I’ve spent most of my time here living in Java, mostly exploring Centra Java in the Yogyakarta Special Region and Surakarta, and having short term visits to Bali and the most recent short one in Sumatra. Everywhere people are different. I lived and traveled in cities and sub-urban areas, in rich places and in very poor ones, in urban and in deep country-side places. There were several things in common of all these people: their smile, their friendliness, their helpfulness and their warmth. As when it comes to their religion, I could just understand the most important function of it: creating community. Religion is a binder. It can also be a factor of separation if people resume to read the label only: “Muslim”, “Christian”, “Hindu” etc…

The fact is that there are Muslims and Muslims, Christians and Christians, Hindu and Hindu etc … Besides the animistic perspective, people add to their religion the most cherished values and socially acceptable behavior traits of the local community they belong to. Are there any extreme forms of each of these religions practiced? Yes, there are… Are there people that declare to belong to a certain religion but they don’t actually practice it? Yes, they are… Are there people that believe that their religion is the best and far better than any other? Yes, they are … Are there people that have changed their religion? Yes, there are. I met people who converted from Islam to Roman Catholicism, or people who converted from Buddhism to Christian Orthodoxy (that person was the one that surprised me the most, and challenged my beliefs, since I am a baptized and declared Christian Orthodox, but a Buddhist in my heart and soul)… Are there certain social norms and values that derive from the practiced religion? Yes, there are and people can be quite attached to it: such as the recommended way of dressing up, the way of addressing and behaving toward other people, how couples are formed and how should family life start and develop… Are there jobs that are given away to people that belong to a certain religion rather than the other? Yes, I heard of cases and I even read job ads that included in their description the required religion of the most suitable candidate.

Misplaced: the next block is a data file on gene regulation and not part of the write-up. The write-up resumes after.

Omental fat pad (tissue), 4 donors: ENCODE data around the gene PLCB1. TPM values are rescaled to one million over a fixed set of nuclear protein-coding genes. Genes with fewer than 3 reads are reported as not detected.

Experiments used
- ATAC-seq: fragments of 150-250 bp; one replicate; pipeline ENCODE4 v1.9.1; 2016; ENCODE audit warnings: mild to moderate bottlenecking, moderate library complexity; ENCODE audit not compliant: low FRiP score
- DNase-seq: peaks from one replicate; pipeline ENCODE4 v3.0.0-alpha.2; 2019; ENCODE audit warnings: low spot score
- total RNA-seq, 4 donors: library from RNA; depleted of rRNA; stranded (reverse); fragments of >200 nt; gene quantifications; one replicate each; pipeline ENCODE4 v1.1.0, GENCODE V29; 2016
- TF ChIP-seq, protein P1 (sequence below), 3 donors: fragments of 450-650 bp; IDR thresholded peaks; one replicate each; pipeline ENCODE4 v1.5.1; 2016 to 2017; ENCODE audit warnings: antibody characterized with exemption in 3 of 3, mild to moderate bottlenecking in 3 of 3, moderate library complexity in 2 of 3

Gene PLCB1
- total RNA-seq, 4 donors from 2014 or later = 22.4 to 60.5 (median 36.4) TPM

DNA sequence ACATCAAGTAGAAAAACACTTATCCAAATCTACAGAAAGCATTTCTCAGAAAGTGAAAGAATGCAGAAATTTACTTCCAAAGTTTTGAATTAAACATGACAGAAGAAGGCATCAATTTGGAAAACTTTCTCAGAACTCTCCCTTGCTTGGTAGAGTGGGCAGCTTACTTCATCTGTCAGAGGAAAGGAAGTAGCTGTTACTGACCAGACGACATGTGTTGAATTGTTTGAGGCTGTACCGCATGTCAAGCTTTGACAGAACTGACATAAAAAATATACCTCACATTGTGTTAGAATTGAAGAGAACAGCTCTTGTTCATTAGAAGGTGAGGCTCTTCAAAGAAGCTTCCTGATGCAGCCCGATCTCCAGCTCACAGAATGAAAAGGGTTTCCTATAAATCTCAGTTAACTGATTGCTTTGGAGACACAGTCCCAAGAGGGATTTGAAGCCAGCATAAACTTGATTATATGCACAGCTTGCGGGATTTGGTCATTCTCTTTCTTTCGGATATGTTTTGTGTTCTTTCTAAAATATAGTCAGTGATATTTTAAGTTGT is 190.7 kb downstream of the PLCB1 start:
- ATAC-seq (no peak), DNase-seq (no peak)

Why do people choose a religion or the other and choose to behave in the way that is socially acceptable, as it is dictated by their religion and local community? I searched and observed and pondered and I eventually came to the answer that I believe is the best: people act based on either fear or on love to fulfill the universal individual needs of belonging (to a family/community), of being accepted and cherished, of creating (expressing themselves), of security (which includes the craving for peace and harmony).

In these 9 months, meeting, interacting with and observing not just Indonesians, but fellow colleagues and other friends from literally all over the world, I came to the conclusion that in essence: we are united by our needs but separated by how we express and satisfy them (much depending on our cultural background, education and personality traits); united by our love, but separated by our fears.

My life is completely changed after these 9 months, I just cannot return to looking at the world the same way I used to look at it before living in Indonesia. So this is how the quote below suits me so well: